DeKALB – A completed forensic audit of the City of DeKalb's tax increment finance spending since 2008 shows the city used $7.9 million in TIF funds to offset salary costs, lacks consistent and complete record-keeping for TIF spending, and was including sales tax revenue in the TIF surplus to grow the increment, which auditors say needs clarification as to whether that complies with Illinois' TIF Act.
Auditors from Chicago-based Ernst and Young, the firm chosen by DeKalb County State's Attorney Rick Amato, have completed their forensic look prompted by public outcry which began in the fall of 2018 alleging the city was "misusing" TIF money outside of the realm allowed for in the TIF Act.
"The absence of standardized processes and the resulting lack of documentation meant there are few contemporaneous records documenting TIF eligibility for the programs and the expenses approved," the 66-page audit, published on the DeKalb County State's Attorney's website, reads.
City Manager Bill Nicklas said Thursday that he was not surprised by the audit's findings, and said the city is already addressing much of the recommendations handed down by Ernst and Young.
He called the administrative spending "excessive," and said the city no longer authorizes transfers like that.
"They made some good recommendations and we’ll probably take a third and fourth look at that sales tax question," Nicklas said.
On Jan. 16, 2019, the city began to implement internal policies to limit TIF reimbursement to employees who would not have performed that type of work were it not for the TIF program.
"Further, any reimbursement had to be based on timesheets kept by the several professional staff, city manager, assistant city manager, principal planner, directly involved with TIF redevelopment projects, plans and records," Nicklas said.
Per the 2007 intergovernmental agreement with neighboring taxing bodies such as the DeKalb County government, the DeKalb Park District and the DeKalb School District 428, surplus increment from the Central Business TIF known as TIF 1 was divided up among the taxing bodies. The audit shows the city included sales tax revenue in addition to property tax revenue in the surplus, increasing the sum and and collecting more than they would have if they haven't included sales tax revenue.
"If we assume that they had ceased to benefit after FY2013, then the DeKalb County Collector would have received an additional surplus distribution of $4.5," the audit reads. "And [Illinois Department of Revenue] and the city could have received $2.4 and $2.1M less."
The city council on Feb. 11, 2019 also approved a new municipal code adopted TIF regulations. On Monday, council began discussions outlining further regulations including whether to implement a project cost cap, and whether to annualize the TIF program so developers wishing to appeal for TIF funds would only be allowed to do so up to a certain deadline per year.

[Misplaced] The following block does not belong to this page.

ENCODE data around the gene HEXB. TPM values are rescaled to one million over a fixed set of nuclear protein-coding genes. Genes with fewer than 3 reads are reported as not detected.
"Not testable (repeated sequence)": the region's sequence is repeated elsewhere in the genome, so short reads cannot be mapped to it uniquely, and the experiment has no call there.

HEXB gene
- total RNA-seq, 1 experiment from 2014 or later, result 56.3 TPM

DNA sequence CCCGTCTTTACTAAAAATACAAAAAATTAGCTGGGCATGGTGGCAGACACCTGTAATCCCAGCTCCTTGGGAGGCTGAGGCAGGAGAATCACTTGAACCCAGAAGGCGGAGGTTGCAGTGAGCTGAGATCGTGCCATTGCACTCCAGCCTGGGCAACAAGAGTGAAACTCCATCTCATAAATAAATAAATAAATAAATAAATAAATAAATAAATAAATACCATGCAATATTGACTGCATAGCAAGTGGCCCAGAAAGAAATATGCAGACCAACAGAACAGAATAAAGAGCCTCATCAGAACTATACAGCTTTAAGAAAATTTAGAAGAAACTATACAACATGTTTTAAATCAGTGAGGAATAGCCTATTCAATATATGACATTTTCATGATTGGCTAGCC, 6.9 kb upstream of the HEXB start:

Council will vote on those measure at a later date, and the city's Joint Review Board will next meet June 26 at 1 p.m. to discuss the audit's findings.
Forensic look at audit
For the audit, Ernst and Young reviewed documents from 2008 through December of 2018 to determine the city's protocols for TIF spending including 85 TIF payments from that period. Of those 85 payments, auditors said the city wasn't able to provide documentation for 16 invoices or proof of payment for 71 transactions.
Under TIF, property taxes in a defined geographic area are collected and, over time, as property values rise, the increased tax revenue which would have been collected normally, goes into an incentive pool to grow and be used for specific projects. Traditionally, TIF incentive pool funds go to development or other projects designed to improve buildings or areas within the TIF-defined region which are deemed 'blighted' by the TIF Act.
However, many municipalities use the tax dollars to augment their budgets, utilizing the money to pay for administrative and police salaries. Meanwhile, millions more are spent with no officially reported purpose at all, a Shaw Media review of tax increment financing records over the last 10 years has found.
The auditors also discovered inconsistencies in amount of TIF dollars given to projects, lack of clarity related to surplus and the TIF Act, and questioned whether TIF money used in eight projects fell under TIF-eligibility when it came to developers using it for new construction.
"There is little clear policy guidance on TIF reimbursements," the findings read. "Our analysis suggests that while the majority of the transactions were TIF eligible, for 8 of the transaction, aggregating to $4 million, we were unable to access TIF eligible based on docs provided."
The majority of the eight developments which include work for Joyce Superstore, Pappas Glasgow Development, Irving Construction Co., Brian Bemis Toyota, Mid City, Cornerstone DeKalb and Curran Contracting Company relate to TIF-eligibility around new construction, the audit states, citing the TIF Act which stipulates "Unless explicitly stated herein, the cost of construction of new privately-owned buildings shall not be an eligible redevelopment project cost."
It's been 17 months since Amato held a townhall in December of 2018 following allegations of misused TIF funds.
"The results of the TIF audit support the concerns that many citizens and taxing bodies shared about the city’s use of public funds," Amato said Thursday. "The audit shows that while there was not one single bad actor benefiting from the misuse of tax dollars, the city lacked any institutional controls to ensure that the community’s money was being spent properly. It is my hope that the city along with all taxing bodies and boards incorporate the recommendations provided by the audit and restore the public’s faith."